Once Joe Burrow officially completes his comeback this September, the conversation surrounding the 24-year-old quarterback will transition to how much better he can be in his second season.
With an improved offensive line and a loaded receiving corps, optimism for the Bengals and their quarterback is flying off the shelves in Cincinnati and around NFL media. Pro Football Focus analyst Seth Galina even placed Burrow atop his list of 15 breakout candidates for the upcoming season.
As a rookie, Burrow showed an impressive aptitude for managing the game under center. The game rarely looked too big for him to handle, and many of the same qualities he exhibited at LSU translated seamlessly. Throwing deep, for whatever reason, was not one of those qualities.
Galina mentioned that Burrow ranked 34th in PFF’s deep passing grade despite his top-10 grade throwing 20 yards or fewer, but he isn’t too worried about it carrying over in Burrow’s second year.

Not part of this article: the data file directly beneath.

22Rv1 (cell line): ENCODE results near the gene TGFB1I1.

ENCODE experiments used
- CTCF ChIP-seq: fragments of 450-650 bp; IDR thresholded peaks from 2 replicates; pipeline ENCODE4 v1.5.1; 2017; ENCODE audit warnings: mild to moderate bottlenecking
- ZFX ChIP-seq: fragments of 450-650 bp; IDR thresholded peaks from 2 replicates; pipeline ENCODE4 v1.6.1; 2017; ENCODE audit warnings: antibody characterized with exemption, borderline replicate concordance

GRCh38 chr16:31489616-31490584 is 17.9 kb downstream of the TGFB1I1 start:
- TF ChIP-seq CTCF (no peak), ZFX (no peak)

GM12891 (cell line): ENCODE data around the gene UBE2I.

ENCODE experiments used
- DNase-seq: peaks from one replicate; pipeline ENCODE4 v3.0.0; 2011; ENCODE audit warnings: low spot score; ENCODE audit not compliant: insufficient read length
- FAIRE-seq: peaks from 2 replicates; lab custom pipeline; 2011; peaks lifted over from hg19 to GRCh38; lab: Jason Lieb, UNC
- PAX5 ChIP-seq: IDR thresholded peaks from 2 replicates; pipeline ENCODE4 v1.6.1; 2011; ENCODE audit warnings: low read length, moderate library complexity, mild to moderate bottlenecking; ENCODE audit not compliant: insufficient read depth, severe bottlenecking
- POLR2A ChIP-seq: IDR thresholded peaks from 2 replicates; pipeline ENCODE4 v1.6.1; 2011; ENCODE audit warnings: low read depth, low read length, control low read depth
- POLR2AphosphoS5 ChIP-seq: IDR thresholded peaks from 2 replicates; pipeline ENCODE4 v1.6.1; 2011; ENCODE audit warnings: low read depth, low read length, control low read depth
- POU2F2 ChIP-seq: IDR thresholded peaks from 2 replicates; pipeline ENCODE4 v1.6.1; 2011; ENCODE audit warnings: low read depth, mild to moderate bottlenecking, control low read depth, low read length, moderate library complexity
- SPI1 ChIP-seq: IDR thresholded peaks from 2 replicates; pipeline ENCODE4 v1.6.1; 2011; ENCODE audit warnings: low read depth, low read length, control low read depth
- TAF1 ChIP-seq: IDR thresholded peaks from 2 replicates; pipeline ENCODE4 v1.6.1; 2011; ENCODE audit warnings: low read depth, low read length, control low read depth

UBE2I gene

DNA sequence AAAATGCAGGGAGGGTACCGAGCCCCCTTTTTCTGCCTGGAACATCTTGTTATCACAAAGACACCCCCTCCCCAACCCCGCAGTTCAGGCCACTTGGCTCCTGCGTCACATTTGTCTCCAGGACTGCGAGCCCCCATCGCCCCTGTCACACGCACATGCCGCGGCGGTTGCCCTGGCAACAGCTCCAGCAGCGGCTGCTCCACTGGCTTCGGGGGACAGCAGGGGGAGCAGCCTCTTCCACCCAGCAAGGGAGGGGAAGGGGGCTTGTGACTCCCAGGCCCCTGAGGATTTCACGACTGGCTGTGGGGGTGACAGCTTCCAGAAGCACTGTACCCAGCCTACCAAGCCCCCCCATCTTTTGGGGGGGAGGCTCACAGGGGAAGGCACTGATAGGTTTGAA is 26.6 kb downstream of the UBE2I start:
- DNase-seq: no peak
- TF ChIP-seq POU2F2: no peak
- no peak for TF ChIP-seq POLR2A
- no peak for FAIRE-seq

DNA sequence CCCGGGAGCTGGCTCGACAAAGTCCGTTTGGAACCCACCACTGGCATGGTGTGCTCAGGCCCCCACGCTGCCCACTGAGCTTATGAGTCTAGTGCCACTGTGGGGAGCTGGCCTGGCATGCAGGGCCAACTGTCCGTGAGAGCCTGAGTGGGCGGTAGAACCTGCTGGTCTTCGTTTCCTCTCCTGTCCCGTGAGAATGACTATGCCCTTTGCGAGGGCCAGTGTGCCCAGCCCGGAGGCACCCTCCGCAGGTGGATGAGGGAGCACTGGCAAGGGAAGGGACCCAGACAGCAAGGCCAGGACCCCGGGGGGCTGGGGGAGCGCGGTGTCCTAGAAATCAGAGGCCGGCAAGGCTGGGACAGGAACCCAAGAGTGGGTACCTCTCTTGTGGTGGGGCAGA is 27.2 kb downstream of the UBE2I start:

There are arm strength concerns, but it felt like Burrow just had a run of bad luck. And those deep-ball issues, which were not all his fault, could either be addressed or naturally regress to the mean. If Burrow keeps up his accuracy and decision-making under 20 yards and the rest of his game irons out, he could be a strong contender for a Pro Bowl spot in 2021.
Breaking into the Pro Bowl as an AFC quarterback is easier said than done, but Burrow’s potential gives him a decent chance. He has three receivers at his disposal who could all eclipse the 1,000-yard mark this year along with enough talent at running back and tight end to complement the talented wideouts on the roster.
The consensus seems to be that Burrow’s strengths are attributes that carry over from year-to-year, while his weaknesses are more of the opposite. He doesn’t have to become a completely different passer to make a noticeable jump, and that’s great news for Cincinnati.